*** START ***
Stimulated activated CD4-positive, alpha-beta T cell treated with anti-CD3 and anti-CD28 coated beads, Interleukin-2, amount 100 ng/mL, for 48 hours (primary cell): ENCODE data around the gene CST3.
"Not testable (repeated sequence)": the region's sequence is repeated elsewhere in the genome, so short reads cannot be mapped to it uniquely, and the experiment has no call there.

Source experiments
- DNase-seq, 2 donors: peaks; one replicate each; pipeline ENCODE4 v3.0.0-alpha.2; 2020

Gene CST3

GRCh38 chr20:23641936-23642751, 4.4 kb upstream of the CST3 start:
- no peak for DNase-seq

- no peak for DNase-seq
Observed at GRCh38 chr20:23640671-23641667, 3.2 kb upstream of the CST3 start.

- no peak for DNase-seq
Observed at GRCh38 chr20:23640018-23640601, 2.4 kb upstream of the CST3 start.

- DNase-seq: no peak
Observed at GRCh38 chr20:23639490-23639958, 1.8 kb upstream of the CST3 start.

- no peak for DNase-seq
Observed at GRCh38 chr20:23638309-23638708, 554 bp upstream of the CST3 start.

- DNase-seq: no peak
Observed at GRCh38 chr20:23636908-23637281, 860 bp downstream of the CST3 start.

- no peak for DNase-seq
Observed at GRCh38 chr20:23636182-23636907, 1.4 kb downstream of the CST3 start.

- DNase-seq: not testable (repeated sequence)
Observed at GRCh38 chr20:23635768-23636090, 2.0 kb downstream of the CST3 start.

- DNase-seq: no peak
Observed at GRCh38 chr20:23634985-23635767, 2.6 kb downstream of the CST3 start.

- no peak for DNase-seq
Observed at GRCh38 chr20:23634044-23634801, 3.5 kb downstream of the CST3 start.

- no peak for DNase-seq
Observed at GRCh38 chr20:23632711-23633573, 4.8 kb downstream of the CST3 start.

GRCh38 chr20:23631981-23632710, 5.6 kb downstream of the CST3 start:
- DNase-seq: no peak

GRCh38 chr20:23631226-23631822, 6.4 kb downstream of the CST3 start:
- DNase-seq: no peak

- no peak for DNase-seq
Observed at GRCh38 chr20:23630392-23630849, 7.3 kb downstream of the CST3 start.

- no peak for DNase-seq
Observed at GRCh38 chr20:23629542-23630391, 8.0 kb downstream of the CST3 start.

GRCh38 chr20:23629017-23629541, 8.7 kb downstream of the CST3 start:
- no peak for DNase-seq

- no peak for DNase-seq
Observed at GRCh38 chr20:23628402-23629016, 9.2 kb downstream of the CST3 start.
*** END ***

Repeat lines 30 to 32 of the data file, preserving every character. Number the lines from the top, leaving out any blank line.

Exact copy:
GRCh38 chr20:23631226-23631822, 6.4 kb downstream of the CST3 start:
- DNase-seq: no peak

- no peak for DNase-seq